Pot Is Coming, Philadelphia!

Legalized pot isn’t just for the Mile High City and the West Coast. It’s the future, and it’s headed to Philadelphia thanks to a handful of stoners, politicians and entrepreneurs who are ready to light up and cash in.

Photography by Clint Blowers

Photography by Clint Blowers

It’s a Saturday morning a few months ago. I’m in Atlantic City, sitting on a folding chair in a medium-size conference room at Bally’s, along with maybe 75 other bleary-eyed semi-note-takers. I’m here for day one of a four-day horticultural seminar — cost: $995 — in which the only plant that will be discussed is marijuana. The event is being run by Oaksterdam University, a college in Oakland, California, that behaves like it’s in Amsterdam, the Netherlands. (Sample course — “Methods of Ingestion: Vaporizing 8701.”) Oaksterdam, founded in 2007, has only been raided by federal agents once.

Among the first speakers is a handsome young New York lawyer named Adam Scavone who specializes in deconstructing the incomprehensible mishmash of local, state and federal laws that govern pot consumption in this country. “Let me ask you a question,” Scavone begins. “Are there any law enforcement officers in the room?” Four very silent seconds pass. “All right, good. That doesn’t mean there’s not. So just keep this in mind. We don’t know who might be here.”

So Scavone’s a little paranoid. But this four-day weed seminar, sponsored by a weed university, has been publicly sanctioned by a casino at the Jersey Shore. And this, in and of itself, is significant. State-sponsored weed culture has been in bloom on the West Coast for almost two decades now, starting with barely regulated medical shops and progressing, more recently, to full-blown legalization. Oaksterdam’s first-ever East Coast trip is a product of the fact that this side of the country — and the Philadelphia area in particular — is rapidly catching up.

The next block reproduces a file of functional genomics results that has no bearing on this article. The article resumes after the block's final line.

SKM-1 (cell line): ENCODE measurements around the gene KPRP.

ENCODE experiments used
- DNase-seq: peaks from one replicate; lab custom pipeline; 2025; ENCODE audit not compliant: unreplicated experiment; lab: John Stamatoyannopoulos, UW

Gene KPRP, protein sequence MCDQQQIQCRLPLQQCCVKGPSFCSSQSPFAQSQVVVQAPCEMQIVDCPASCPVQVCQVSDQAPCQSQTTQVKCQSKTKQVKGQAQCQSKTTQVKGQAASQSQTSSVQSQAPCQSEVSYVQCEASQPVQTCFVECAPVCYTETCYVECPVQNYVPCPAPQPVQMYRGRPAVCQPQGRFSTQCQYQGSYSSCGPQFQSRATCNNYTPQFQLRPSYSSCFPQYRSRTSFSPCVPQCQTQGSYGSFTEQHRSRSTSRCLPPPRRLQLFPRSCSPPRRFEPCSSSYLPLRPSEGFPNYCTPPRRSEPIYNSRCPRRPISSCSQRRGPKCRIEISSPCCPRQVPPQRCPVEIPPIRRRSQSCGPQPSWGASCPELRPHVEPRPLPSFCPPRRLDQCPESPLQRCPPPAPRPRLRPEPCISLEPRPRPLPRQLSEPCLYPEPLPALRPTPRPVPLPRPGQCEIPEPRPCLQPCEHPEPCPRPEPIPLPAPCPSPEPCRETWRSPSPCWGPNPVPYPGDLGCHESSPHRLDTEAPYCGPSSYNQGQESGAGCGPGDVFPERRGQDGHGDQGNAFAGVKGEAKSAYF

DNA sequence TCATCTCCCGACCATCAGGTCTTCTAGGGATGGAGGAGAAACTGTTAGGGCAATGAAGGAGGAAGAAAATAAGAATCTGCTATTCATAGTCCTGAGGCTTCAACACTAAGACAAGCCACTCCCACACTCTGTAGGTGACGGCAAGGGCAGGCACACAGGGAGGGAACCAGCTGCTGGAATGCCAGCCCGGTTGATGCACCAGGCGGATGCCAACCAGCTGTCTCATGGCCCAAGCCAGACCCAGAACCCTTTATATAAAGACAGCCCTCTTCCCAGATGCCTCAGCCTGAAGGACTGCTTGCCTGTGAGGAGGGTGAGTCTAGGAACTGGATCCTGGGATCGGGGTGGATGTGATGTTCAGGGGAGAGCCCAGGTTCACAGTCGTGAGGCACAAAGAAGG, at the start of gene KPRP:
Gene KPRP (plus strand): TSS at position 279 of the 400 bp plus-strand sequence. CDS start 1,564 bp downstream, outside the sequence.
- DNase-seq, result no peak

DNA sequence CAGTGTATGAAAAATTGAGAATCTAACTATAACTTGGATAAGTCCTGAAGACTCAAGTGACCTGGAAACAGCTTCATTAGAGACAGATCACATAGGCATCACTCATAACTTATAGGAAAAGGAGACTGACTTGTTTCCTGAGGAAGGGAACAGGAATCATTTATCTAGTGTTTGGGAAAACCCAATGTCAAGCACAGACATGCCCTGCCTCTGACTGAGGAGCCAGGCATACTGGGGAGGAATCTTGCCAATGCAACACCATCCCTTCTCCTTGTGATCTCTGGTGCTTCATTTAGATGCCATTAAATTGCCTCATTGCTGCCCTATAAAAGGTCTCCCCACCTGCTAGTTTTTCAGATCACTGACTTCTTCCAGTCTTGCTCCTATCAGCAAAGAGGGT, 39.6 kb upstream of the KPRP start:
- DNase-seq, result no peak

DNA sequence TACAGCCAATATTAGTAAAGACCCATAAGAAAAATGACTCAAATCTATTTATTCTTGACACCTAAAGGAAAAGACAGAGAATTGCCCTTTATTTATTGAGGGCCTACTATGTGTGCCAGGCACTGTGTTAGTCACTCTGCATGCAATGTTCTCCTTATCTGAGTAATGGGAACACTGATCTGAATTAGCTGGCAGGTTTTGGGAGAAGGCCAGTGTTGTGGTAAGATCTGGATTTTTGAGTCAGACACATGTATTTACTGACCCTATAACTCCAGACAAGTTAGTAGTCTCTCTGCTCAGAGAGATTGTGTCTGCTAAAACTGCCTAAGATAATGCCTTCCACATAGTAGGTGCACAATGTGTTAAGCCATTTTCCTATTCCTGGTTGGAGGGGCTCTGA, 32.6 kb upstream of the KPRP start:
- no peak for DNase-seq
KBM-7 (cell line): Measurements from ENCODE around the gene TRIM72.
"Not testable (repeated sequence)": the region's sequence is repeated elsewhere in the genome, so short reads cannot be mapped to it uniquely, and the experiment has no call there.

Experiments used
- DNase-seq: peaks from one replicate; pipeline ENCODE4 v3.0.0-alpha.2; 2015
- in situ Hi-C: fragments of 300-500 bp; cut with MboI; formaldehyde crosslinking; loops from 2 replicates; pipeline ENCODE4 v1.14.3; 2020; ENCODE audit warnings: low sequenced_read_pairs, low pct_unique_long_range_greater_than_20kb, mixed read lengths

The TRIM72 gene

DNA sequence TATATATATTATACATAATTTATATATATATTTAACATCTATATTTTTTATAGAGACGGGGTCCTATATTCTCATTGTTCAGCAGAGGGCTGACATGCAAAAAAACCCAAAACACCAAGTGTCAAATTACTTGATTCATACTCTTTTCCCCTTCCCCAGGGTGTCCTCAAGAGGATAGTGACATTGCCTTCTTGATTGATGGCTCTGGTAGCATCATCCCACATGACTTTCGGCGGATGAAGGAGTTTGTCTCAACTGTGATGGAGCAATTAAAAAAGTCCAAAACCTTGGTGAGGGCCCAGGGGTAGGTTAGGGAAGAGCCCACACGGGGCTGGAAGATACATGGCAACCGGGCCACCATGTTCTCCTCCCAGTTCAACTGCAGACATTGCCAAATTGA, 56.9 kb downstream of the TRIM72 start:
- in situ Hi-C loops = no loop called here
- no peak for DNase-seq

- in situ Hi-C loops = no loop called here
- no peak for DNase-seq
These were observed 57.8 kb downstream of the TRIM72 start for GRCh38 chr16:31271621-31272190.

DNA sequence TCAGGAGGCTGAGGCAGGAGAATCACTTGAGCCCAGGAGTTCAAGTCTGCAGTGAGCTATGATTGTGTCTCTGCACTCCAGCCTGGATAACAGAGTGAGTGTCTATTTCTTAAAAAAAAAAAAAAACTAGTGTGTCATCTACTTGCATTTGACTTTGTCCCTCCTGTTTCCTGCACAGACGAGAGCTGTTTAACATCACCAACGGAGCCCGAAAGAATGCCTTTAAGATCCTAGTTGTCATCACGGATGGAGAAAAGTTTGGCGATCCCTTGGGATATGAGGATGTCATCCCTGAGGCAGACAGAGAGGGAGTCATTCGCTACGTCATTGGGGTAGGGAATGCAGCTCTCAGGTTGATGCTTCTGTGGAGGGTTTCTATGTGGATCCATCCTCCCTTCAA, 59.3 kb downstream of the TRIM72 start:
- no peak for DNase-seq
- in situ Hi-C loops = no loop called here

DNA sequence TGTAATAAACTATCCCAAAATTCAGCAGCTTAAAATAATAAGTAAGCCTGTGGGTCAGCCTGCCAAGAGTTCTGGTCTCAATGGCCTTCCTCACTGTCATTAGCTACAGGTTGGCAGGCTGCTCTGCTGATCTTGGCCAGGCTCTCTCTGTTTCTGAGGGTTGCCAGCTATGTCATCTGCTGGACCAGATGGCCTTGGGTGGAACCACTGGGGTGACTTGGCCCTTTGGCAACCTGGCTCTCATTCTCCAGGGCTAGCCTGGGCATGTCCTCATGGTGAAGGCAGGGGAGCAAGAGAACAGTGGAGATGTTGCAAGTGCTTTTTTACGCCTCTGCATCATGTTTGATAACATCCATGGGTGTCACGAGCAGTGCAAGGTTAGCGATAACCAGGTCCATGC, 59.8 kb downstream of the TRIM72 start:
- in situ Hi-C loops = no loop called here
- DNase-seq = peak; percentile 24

In late 2012, New Jersey’s first medical-marijuana dispensary opened shop. In September of this year, a few weeks after Oaksterdam’s grow-your-own tutorial, the Pennsylvania state Senate overwhelmingly passed its own medical bill. A month later, Philadelphia became the largest city in the country to decriminalize the drug.

Writ large, the growing cultural acceptance of marijuana consumption is due to at least a handful of factors. First, as the overdose death toll hovers between zero and two — depending on which German study you believe — the medical benefits of the plant, from pain and anxiety relief to the easing of symptoms of multiple sclerosis, have become increasingly obvious. Second, the feds — by insisting that marijuana be classified as heroin-level dangerous while reinforcing racial inequities through selective arrests and prosecution — haven’t earned their ’80s-era drug policy much goodwill. Third, as the Republican Party scales back its social conservatism and embraces civil libertarianism, marijuana legalization — along with gay marriage — appears to be one of the safer bipartisan bets these days. There’s also a generational shift at play: Two-thirds of Pennsylvanians under 30 favor legalization. (The Social Security-eligible crowd opposes it by the same margin.)